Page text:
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Dotted with gratitude

With a handful of rice flour and bowlful of colours, Mumbai-based Gandhimathy Senthilkumar is supporting and saluting the efforts of frontline staff in India’s battle against coronavirus

Published: 31st March 2020 05:55 AM  |   Last Updated: 31st March 2020 05:55 AM   |  A+A-

Every kolam is drawn on a 4x4 black mica sheet

Express News Service

CHENNAI: The pandemic influence d lockdown may have closed art galleries and exhibitions across the country, but artists have not locked down ways of making an impact through their work. They are wielding the brush — and in some cases, the simple rice flour — urging citizens to stay calm, stay home and stay safe. One such artist is Mumbaib a s e d G a n d h i m a t h y Senthilkumar who, disturbed by the pandemonium arising from the pandemic, is using kolam to make people pause, reflect and awaken from the slumber of ignorance. “It’s disheartening to see some people take the situation lightly despite the officials putting in their best efforts to protect us from the pandemic.

I couldn’t do anything about it and hence decided to spread awareness among the people. Kolam is my only weapon for that. A few members in our kolam groups are also coming up with different concepts around coronavirus in their designs,” says the kolam enthusiast, who has actively been drawing kolams since 2011. Her kolams are a tribute to the frontline staff who, despite being at high risk of getting infected, are silently performing their duties in the time of distress.

Through her work, Gandhimathy is urging people to be sensible and sensitive to the efforts of — the police force who patrol round-the-clock to ensure that rules are being followed; Corporation workers who sweep, clear the garbage and fumigate the streets to keep the environment safe and clean; and healthcare professionals, who work extra shifts to ensure lives are saved. Relentless and enthusiastic to make a difference, Gandhimathy now has a new morning routine.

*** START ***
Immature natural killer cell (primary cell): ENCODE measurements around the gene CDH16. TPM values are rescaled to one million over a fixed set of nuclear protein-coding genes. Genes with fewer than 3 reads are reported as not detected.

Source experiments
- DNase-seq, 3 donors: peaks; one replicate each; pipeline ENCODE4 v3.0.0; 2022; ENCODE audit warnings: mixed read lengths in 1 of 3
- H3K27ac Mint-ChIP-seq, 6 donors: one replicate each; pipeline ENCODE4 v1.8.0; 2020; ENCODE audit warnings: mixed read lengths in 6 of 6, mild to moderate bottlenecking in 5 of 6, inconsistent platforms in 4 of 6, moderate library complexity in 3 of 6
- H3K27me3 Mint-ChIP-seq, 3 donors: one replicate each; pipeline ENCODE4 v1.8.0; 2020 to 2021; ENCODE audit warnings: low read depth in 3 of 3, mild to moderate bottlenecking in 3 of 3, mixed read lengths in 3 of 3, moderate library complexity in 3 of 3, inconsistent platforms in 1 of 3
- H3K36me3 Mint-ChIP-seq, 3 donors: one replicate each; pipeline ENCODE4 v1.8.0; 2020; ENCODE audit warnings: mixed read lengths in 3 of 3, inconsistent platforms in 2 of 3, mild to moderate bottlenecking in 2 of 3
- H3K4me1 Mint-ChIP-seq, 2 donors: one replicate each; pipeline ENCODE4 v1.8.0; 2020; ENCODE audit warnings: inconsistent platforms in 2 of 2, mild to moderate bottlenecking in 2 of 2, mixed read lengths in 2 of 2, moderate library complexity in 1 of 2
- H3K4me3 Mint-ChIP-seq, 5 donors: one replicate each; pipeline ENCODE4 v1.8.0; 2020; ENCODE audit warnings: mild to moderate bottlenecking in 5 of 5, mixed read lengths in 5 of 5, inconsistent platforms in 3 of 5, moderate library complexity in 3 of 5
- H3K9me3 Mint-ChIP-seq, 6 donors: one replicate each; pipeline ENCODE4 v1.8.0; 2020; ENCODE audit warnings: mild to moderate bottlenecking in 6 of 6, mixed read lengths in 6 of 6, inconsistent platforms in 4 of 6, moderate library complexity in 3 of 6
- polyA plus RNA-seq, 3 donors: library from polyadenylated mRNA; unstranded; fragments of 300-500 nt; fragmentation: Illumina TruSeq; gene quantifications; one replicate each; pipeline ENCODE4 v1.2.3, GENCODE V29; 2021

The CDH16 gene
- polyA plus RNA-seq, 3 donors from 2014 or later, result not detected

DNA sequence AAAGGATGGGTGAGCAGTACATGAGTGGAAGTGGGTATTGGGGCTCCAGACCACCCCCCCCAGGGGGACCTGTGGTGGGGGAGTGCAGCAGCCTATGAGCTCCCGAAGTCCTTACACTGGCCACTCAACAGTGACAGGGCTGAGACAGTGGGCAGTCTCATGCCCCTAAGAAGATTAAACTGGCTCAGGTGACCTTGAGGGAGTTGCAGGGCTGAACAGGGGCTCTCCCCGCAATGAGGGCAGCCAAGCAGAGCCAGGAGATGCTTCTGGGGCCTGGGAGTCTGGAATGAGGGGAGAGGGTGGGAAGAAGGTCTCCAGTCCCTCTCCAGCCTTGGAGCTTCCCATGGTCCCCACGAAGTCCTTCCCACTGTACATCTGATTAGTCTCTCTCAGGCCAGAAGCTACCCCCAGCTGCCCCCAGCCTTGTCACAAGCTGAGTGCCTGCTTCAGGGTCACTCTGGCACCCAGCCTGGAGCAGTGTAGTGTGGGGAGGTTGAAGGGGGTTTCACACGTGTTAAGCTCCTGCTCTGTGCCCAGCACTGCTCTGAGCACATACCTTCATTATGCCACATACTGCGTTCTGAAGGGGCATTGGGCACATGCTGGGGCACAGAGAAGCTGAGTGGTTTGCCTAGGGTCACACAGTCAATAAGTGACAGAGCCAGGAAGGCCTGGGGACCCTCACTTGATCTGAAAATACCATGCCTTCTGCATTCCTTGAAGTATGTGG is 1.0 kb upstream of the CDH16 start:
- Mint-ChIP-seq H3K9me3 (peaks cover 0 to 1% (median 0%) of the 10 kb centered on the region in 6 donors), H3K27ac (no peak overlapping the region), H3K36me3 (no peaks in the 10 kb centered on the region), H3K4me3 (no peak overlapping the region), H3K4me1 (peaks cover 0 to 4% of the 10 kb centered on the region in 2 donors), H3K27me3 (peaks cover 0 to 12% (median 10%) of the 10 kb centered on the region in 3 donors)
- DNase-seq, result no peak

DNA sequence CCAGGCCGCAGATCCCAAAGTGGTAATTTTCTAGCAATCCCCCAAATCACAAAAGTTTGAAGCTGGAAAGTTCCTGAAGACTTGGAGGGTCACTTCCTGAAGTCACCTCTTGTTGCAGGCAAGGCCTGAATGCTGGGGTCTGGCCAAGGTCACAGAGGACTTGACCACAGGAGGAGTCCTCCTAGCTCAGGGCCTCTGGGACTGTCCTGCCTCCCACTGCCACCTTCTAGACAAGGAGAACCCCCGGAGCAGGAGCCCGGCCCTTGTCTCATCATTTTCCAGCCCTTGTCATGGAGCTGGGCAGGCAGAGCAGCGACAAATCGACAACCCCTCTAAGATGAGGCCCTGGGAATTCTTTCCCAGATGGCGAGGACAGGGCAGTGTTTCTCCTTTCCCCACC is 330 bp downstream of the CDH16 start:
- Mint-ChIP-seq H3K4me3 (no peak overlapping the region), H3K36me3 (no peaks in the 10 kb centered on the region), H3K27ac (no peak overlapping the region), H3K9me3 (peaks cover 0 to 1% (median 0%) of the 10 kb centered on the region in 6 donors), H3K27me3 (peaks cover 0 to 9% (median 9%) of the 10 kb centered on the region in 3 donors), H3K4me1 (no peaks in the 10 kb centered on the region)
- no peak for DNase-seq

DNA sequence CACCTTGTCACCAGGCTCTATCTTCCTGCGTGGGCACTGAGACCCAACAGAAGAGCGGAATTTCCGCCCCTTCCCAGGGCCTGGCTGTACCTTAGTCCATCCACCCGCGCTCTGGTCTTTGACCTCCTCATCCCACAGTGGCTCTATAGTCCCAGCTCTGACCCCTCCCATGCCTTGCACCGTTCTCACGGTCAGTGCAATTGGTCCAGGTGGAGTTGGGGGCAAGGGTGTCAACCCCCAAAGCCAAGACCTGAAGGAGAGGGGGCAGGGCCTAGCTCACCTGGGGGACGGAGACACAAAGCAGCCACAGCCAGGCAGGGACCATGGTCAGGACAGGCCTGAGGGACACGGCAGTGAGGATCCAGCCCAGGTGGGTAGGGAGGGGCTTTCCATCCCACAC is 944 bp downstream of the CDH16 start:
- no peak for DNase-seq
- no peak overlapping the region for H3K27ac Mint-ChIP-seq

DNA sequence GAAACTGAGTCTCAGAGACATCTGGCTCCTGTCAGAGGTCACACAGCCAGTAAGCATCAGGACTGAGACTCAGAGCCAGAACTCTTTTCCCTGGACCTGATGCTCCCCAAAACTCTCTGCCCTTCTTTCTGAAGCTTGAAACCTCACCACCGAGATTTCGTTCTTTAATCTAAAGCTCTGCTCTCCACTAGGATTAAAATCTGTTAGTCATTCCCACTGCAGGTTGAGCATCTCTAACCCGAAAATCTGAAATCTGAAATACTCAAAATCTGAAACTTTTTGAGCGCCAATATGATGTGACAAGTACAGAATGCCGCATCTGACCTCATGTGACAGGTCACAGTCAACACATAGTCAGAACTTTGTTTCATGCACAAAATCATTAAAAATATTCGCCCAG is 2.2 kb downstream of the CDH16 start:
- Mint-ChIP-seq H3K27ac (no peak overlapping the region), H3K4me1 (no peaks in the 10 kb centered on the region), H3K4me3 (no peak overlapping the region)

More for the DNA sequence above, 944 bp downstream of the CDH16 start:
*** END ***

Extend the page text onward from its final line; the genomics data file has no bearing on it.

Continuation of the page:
Depending on the complexity of the design, she tells us, each kolam takes anywhere from a few minutes to an hour. Every kolam is drawn on a 4X4 black mica sheet. Upon completion, she spreads the message on her social media. Family, friends and well-wishers have been sharing their ideas, too, goading her to keep up the good work. “These are simple messages. I’m confident that at least those on my kolam group will have some-thing to take away from it. The art of kolam is not dying but has become more powerful in many ways now. It’s a freedom of expression,” shares Gandhimathy, who plans to draw one design a day until the end of this lockdown. For more, visit Facebook page: Gandhimathy Senthilkumar



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